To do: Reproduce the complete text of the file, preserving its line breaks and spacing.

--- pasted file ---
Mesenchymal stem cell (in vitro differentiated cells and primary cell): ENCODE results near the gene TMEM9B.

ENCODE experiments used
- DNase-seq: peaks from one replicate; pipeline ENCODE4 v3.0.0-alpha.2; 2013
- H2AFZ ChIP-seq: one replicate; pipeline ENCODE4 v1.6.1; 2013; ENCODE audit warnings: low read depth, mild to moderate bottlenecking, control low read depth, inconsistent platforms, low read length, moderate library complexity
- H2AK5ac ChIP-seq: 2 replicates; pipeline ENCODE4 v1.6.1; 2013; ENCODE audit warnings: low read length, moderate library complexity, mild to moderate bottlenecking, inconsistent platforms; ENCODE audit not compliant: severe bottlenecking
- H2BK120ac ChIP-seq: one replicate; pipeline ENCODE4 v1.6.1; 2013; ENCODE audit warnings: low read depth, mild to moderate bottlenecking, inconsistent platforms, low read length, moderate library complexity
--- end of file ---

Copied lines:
Mesenchymal stem cell (in vitro differentiated cells and primary cell): ENCODE results near the gene TMEM9B.

ENCODE experiments used
- DNase-seq: peaks from one replicate; pipeline ENCODE4 v3.0.0-alpha.2; 2013
- H2AFZ ChIP-seq: one replicate; pipeline ENCODE4 v1.6.1; 2013; ENCODE audit warnings: low read depth, mild to moderate bottlenecking, control low read depth, inconsistent platforms, low read length, moderate library complexity
- H2AK5ac ChIP-seq: 2 replicates; pipeline ENCODE4 v1.6.1; 2013; ENCODE audit warnings: low read length, moderate library complexity, mild to moderate bottlenecking, inconsistent platforms; ENCODE audit not compliant: severe bottlenecking
- H2BK120ac ChIP-seq: one replicate; pipeline ENCODE4 v1.6.1; 2013; ENCODE audit warnings: low read depth, mild to moderate bottlenecking, inconsistent platforms, low read length, moderate library complexity